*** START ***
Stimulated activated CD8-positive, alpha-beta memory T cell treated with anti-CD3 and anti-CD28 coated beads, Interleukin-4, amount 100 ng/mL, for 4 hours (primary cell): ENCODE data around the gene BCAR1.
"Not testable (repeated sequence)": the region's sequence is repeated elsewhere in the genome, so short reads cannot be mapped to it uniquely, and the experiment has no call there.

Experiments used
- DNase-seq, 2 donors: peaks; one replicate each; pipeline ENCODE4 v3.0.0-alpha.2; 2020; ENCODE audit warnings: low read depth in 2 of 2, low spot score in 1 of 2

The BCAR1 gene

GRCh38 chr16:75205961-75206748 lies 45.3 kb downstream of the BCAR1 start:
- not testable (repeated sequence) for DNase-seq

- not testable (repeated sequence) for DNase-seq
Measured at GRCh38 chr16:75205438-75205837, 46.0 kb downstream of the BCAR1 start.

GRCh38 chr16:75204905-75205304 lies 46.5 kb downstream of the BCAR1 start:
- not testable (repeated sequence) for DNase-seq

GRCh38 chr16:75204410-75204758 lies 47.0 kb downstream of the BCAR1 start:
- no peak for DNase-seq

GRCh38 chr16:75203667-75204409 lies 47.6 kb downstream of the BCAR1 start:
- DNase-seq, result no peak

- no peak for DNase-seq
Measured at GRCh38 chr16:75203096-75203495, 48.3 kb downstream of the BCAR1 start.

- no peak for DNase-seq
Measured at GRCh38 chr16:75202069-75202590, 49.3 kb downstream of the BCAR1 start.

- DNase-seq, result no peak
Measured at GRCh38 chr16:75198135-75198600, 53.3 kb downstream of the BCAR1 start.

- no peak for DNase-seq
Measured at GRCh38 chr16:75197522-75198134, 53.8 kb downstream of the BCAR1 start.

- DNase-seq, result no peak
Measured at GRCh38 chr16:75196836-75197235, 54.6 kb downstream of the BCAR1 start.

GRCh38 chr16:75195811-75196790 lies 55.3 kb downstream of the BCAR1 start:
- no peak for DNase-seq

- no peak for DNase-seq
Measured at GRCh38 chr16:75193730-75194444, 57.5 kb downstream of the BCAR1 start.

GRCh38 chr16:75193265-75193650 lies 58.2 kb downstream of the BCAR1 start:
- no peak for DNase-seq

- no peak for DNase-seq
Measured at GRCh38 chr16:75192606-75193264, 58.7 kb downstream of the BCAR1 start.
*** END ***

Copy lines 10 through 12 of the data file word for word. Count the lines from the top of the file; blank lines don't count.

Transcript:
GRCh38 chr16:75204905-75205304 lies 46.5 kb downstream of the BCAR1 start:
- not testable (repeated sequence) for DNase-seq

GRCh38 chr16:75204410-75204758 lies 47.0 kb downstream of the BCAR1 start: